The writer of Proverbs says that a man’s gift makes room for him and brings him before kings.  I’ve found this to be true in my own life.  God has opened doors for me to proclaim the gospel around the world.  Common sense and simple discernment dictates that I not say yes to every or even most things, but I do know that I’m called to many of those invitations.  I’m not called to be at the dinner table every night.  But I am called to be the father of Quentin, Myles and Jaden.  I’m not called to make them the center of my world, but I am called to make God the center of my world, affections and labors.  Which means that I won’t be at every soccer game, school program or spelling bee.

If I feel a little bit of judgment from you after this last paragraph it’s because I’m writing to a culture, especially a Christian culture, who is guilty of the idolatry of family.  I think the desire to be present is not only good, but is necessary.  However, if in your estimation a good parent is at every event, and makes their kids the center of their world, you are setting your children up for a colossal failure.  Continue down this road and you will not launch arrows into the world, but boomerangs- kids who leave the house, and then return because they realized that in the world they are not the center, but at home they are.  So why not return to the one place where they were sold a bill of goods?  Could it be that our “failure to launch” culture was built on the pipe dreams of well meaning parents who replaced God with little Johnny?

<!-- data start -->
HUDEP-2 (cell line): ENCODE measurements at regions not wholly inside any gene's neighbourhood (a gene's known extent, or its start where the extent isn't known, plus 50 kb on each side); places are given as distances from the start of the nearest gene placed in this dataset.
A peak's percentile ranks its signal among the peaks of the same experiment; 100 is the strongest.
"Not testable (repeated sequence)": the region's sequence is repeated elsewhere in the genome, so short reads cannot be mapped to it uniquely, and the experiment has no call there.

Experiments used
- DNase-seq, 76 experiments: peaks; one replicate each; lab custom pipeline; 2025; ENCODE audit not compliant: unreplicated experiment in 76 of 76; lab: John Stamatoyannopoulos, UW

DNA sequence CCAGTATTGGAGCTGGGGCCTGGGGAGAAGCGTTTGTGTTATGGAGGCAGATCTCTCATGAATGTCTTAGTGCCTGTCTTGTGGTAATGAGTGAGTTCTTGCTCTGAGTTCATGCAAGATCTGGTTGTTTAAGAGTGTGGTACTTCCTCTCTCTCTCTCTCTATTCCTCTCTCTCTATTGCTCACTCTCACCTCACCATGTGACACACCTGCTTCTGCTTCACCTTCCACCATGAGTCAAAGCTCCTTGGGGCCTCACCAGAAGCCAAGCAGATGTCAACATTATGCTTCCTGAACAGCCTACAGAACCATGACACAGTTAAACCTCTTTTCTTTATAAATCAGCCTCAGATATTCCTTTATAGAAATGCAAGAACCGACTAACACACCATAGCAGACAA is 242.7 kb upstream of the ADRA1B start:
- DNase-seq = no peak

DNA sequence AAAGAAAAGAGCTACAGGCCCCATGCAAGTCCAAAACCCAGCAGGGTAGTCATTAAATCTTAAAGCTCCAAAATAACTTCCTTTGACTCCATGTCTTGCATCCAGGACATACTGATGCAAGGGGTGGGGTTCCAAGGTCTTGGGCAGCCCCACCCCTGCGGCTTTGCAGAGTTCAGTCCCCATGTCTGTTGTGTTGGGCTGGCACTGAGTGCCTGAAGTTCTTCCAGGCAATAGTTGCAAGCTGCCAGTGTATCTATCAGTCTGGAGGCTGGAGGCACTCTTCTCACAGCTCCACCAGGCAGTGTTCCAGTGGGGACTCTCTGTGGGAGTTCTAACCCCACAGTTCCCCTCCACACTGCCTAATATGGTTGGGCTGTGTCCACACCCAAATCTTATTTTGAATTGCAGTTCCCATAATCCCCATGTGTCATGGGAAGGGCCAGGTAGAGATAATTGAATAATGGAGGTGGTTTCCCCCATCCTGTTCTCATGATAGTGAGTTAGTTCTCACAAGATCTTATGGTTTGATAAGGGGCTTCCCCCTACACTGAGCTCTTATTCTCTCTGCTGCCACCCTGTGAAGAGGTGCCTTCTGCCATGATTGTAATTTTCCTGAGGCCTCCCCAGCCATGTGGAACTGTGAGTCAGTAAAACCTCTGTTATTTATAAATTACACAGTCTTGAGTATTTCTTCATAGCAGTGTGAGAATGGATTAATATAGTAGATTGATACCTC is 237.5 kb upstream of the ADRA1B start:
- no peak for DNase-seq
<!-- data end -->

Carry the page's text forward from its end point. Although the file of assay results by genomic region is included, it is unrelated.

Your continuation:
Again, I don’t want you to misunderstand me, I can’t lead anyone I don’t spend time with, and I am called to be the husband of Korie and the father to  my children.  Korie and I enjoy weekly dates together, along with trips away, just the two of us.   I am at most of Jaden’s basketball games.  Myles and I have logged hundreds of hours on the golf course together where in between shots we talk about everything from Harry Potter to his dreams.  I’ve stood and watched Quentin take off at a cross country meet, only to make a dash for it to the other side of the course so I can see him finish (why not make the starting and finishing line the same place).  When I stand in the presence of God I will have to give an account for how I stewarded the lives of these four people I am called to lead.

But I also have been entrusted with the gospel, and to by vocation, that is calling, steward it to the people at Fellowship Memphis, and for this season the people of other states and countries.  I feel the tension of wanting to be out at a restaurant on a Saturday night with my wife, but I have to spend time getting ready to preach at Fellowship the next morning.  I am perplexed because on the one hand I want to see Jaden hit another jump shot, but God has called me to preach the good news to a gathering of pastors.  I’d love to say yes to that once in a lifetime preaching opportunity, but Korie and I have agreed to block that week off for some needed rest and family time. 

I don’t know how to be balanced.  I don’t want to be balanced.

I want to radically follow Jesus.

I want to radically love my wife.

I want to radically love my children.